What's hot: Snook can be found in big numbers along west coast beaches. Large schools will hold in all passes that have strong tidal flows. The easiest place to find big numbers is along the beach in clear water. Snook will hold in the trough formed by the wave action hitting the beach. Look for a large dark shadow, then anchor up and pitch baits to the spot. A shadow moving indicates fish; if it is still, it is grass on the bottom. Tarpon also are migrating down the west coast beaches. Watch for silver flashes as fish roll to breath air.
Bait: A 12-foot cast net allows me to fill the well quickly and to throw in deeper water. I like to have a variety of bait as you never know what a snook or tarpon will eat. Scaled sardines or "whitebait" are everyone's top choice. Threadfin herring or "greenbacks" are just as good as whitebaits but are sensitive and die quickly once their scales fall off. Crabs can be found floating on grass lines on outgoing tides. Use a long dip net. Pinfish usually end up in the cast net.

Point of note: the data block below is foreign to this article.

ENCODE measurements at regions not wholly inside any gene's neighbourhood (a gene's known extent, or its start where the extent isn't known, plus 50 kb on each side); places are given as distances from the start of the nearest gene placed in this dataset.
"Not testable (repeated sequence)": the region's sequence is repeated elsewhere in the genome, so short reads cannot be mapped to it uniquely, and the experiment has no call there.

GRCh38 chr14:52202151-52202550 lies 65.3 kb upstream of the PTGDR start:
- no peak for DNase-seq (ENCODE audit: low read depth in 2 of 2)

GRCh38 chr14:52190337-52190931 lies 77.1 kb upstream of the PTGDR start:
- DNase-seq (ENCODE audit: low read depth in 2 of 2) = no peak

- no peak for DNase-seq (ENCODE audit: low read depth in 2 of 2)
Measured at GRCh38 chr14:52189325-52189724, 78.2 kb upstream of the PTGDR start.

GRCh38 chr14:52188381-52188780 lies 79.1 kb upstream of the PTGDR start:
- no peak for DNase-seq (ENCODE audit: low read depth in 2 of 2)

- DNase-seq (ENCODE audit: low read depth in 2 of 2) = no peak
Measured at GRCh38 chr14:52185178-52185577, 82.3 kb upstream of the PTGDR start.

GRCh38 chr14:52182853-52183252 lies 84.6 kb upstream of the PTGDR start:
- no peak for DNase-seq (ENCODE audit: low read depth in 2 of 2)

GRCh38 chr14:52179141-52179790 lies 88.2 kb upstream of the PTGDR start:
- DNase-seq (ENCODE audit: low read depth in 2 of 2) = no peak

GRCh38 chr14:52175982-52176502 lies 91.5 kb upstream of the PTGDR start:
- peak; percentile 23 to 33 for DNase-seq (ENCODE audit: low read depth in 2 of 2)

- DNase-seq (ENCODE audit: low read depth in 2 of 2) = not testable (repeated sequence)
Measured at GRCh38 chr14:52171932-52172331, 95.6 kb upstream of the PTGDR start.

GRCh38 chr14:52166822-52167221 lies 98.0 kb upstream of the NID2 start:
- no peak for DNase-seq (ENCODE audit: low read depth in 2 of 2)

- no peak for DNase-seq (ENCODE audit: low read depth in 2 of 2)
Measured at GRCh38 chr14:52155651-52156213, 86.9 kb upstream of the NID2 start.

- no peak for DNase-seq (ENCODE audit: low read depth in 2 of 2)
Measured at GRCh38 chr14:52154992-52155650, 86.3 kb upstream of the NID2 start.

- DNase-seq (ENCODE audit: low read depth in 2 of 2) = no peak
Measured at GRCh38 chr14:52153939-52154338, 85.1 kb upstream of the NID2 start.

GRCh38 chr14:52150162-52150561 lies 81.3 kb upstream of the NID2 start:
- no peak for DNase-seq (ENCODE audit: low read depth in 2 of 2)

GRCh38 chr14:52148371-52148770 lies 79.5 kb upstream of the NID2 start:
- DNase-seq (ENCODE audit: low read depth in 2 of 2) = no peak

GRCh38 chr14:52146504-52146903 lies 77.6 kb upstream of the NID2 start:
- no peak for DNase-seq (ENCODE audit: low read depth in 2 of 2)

Tactic: Approach schools with care. Running motors spook fish and shut them down. Snook and tarpon run to deeper water when spooked, making it difficult to sight cast. Use a push pole or a trolling motor on the lowest setting.
Rob Gorta charters out of St. Petersburg and can be reached at captainrobgorta.com or (727) 647-7606.